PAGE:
Living with God and with Darwin
Nashville: Thomas Nelson
Pbk, 283pp, $14.99
This book review is brought to you courtesy of Thomas Nelson’s Book sneeze.
The Selfish Gene is something of a curate’s egg: good in parts. Reading it I was frustrated, angry, puzzled but it made me think – and that can’t be a bad thing.
Foster in the beginning sets up a conflict between creationsits and naturalistic evolutionsists. He writes polemically: “If few in the business agree with Dawkins, almost nobody thinks there is anything at all in any of the creationist contentions” (p xiii) And yet only a few pages later he writes: ‘An August 2006 survey of British university students found more than a third believed in either creationism or intelligent design’!
“There are no proper evidences for any of the creationist assertions” (p viv) – this left me wondering where is the evidence for this assertion? He then goes on to knock intelligent design as ‘ the fashionable fig leaf’ that paints a strange picture of God. Unfortunately, he doesn’t deal with the more sophisticated views of ID or old earth creationists. He seems content to deal with a straw man and a caricature of creationism.
“Creationism has done untold harm to Christianity, and untold good to Richard Dawkin’s bank balance’ (p 19). But neither does Dawkins escape scathing criticism: “His essential creed – scientism- has a quaintly dated feel about it.” (p. 19)
His main thesis is that creationism and Dawkinsism (Foster’s term) are very dull and cannot explain such a colourful world. So he goes in search of a middle way.
He goes on to look at the evidence for evolution – chapter 3 consists of a display of exhibits. From chapter 4 onwards the book gets a little more interesting. Until now it has been rather predictable. Here he looks at the evolution of altruism and community. How can a theory that’s based on the survival of the fittest produce altruism and community? He tentatively suggests that may be there is another force operating alongside natural selection. He then looks at the evolution of religion – how can, given an evolutionary framework, religion exist? He is asking good questions and that is a good step towards finding an answer.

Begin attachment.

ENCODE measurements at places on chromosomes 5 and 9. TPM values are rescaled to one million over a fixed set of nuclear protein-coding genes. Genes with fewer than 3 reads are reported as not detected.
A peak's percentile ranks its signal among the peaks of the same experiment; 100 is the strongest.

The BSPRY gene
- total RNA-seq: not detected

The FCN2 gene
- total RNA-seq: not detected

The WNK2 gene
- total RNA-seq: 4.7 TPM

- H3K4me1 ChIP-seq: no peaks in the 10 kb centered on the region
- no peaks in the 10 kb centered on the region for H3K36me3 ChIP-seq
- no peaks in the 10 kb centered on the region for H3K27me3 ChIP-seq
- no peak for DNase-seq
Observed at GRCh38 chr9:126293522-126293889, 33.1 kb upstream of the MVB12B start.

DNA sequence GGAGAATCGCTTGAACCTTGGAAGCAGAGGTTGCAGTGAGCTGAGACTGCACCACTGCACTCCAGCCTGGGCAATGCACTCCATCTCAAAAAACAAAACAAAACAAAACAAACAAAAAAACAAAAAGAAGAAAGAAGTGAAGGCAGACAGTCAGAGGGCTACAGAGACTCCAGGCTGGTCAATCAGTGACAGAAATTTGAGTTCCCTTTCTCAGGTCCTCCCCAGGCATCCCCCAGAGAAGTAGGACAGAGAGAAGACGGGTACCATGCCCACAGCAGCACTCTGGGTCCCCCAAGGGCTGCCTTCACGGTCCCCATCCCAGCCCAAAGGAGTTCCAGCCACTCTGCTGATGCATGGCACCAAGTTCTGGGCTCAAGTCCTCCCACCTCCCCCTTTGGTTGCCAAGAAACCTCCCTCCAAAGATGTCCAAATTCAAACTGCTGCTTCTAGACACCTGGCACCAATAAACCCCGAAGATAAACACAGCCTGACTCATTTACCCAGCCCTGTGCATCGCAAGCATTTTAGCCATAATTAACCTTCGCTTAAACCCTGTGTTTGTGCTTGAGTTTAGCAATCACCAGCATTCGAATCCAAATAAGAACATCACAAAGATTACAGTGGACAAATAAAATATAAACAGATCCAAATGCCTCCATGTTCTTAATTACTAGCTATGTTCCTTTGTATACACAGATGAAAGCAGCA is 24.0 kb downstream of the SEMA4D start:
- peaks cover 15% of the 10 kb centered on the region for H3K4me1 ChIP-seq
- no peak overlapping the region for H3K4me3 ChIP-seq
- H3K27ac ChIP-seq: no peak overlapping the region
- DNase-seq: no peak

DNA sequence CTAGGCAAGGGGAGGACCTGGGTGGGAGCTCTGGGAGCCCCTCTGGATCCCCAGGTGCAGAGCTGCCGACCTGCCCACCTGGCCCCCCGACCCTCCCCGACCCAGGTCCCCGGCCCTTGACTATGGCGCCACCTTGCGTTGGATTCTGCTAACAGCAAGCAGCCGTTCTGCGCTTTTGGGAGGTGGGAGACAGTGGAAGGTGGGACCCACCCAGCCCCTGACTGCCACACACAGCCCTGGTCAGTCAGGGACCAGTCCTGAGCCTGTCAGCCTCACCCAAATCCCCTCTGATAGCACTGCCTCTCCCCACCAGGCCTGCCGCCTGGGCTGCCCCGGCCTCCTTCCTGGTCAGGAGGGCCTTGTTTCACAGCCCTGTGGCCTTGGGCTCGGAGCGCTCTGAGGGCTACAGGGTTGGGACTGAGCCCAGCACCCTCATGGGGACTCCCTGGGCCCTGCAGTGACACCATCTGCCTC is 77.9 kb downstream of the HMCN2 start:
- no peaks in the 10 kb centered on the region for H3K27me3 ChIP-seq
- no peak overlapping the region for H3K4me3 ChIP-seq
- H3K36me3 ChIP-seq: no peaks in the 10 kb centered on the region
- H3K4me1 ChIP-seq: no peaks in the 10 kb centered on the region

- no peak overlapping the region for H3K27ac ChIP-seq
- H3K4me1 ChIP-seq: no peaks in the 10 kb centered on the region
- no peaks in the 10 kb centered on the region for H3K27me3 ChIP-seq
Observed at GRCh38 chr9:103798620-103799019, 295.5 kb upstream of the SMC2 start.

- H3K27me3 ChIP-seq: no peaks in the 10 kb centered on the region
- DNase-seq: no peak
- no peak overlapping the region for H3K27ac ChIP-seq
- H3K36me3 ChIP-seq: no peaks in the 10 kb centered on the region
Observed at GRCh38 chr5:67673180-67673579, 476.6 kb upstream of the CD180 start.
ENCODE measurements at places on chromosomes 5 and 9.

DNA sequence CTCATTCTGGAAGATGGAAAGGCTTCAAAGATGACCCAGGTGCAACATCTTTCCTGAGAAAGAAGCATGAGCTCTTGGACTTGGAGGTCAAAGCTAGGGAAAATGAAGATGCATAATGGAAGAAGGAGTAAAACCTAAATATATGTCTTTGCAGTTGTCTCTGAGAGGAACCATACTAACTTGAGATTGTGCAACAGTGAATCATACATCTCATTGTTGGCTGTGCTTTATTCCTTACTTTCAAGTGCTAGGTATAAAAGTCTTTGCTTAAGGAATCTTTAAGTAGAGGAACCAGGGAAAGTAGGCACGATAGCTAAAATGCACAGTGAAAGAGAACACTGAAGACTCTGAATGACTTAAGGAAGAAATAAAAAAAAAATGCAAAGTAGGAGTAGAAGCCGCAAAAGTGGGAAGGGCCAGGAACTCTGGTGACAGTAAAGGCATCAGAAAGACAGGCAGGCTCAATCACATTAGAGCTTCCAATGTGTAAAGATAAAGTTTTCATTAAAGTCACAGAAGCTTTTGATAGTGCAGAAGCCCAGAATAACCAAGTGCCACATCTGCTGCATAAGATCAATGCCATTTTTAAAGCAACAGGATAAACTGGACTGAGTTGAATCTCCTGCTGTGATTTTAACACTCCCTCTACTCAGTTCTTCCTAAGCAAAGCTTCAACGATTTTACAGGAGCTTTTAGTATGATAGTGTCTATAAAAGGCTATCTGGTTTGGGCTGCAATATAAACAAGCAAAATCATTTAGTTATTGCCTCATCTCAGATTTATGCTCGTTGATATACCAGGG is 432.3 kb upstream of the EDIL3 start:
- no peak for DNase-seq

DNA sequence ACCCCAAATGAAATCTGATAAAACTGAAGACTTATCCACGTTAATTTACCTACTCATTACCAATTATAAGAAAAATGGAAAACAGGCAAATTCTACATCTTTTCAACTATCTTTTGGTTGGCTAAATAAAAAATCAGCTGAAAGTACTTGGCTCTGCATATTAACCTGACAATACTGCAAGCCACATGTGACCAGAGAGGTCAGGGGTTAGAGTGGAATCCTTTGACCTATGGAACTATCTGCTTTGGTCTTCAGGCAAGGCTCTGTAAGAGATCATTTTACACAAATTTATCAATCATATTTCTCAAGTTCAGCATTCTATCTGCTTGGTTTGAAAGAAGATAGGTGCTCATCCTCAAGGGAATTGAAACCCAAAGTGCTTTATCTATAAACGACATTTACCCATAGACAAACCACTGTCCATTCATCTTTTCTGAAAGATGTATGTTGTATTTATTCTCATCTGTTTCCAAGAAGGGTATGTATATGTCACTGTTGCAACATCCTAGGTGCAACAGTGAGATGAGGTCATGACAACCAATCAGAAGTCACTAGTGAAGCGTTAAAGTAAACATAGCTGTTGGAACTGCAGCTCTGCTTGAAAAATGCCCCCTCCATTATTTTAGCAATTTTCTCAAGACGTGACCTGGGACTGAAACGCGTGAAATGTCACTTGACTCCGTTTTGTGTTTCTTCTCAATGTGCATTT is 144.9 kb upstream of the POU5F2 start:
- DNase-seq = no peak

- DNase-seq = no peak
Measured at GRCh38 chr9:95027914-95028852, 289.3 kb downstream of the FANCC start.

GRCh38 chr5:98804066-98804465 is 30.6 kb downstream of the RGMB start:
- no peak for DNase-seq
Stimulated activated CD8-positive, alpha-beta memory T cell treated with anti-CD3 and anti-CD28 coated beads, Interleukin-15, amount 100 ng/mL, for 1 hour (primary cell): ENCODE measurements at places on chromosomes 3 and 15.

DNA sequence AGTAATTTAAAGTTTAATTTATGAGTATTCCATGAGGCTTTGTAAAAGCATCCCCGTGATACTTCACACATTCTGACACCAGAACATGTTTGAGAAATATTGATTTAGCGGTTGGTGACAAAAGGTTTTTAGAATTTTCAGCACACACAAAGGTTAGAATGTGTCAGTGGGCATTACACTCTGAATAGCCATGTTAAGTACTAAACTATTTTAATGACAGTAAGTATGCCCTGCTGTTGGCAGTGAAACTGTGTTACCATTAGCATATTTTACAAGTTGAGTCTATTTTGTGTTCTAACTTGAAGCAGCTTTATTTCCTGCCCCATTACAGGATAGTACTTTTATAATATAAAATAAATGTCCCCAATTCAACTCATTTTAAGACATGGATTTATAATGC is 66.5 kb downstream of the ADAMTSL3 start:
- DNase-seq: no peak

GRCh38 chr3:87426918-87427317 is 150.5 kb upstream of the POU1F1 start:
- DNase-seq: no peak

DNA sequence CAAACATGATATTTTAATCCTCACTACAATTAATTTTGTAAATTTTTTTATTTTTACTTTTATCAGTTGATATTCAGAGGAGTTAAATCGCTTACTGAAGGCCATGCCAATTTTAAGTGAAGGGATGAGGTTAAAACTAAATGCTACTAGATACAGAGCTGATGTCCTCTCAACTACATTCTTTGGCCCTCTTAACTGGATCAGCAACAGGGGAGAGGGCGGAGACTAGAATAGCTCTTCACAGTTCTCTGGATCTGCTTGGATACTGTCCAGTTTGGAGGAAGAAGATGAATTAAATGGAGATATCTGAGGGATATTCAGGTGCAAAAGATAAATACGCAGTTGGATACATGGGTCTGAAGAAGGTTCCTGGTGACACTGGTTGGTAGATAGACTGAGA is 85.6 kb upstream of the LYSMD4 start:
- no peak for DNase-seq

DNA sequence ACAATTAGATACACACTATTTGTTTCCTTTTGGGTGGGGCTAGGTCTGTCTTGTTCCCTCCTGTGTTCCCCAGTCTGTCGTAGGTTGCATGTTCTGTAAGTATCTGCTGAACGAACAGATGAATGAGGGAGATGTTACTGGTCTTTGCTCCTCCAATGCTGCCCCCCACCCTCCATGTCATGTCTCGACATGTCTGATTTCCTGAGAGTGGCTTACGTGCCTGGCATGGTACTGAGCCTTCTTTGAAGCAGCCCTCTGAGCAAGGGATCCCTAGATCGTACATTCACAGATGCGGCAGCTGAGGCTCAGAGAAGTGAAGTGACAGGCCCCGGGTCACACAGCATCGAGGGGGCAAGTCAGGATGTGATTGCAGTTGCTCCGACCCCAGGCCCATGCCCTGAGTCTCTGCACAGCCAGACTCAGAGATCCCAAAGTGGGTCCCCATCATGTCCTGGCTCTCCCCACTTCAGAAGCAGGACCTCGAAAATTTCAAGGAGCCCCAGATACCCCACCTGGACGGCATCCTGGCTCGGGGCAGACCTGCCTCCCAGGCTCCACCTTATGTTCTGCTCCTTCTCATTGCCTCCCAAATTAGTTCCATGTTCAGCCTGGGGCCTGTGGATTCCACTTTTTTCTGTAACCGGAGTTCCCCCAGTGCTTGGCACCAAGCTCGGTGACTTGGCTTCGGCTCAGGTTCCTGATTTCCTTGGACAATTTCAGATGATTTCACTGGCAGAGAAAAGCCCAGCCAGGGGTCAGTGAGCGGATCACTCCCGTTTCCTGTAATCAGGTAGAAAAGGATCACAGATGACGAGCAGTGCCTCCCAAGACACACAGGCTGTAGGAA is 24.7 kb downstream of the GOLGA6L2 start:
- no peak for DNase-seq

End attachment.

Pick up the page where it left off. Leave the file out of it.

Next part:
He spends many pages examining the creation and fall accounts in Genesis 1-3. The fall has been a stumbling block for a theistic evolutionary perspective. Foster doesn’t seem to know what to do with the fall. He seems to want to minimise or reinterpret it; he doesn’t see it as a solution to pain and suffering. But then I would maintain it wasn’t meant to be that anyway.
He asserts that ‘nothing remotely like the traditional Christian doctrine of the Fall was recognized either by Jewish scholars or by the early Church’ (p. 171) but gives no evidence in support. He asserts that in the fall ‘the image of God was enhanced. That was precisely the problem” (p. 224). ‘If this was a fall it was a fall up”! “The direct and immediate consequence of the ‘Fall’ is civilization as we know it “(p. 227 – emphasis in original). This is an interesting twist on things.
Foster asks some important questions both of evolutionary theory and of the Genesis text. I’m not convinced by his answers though.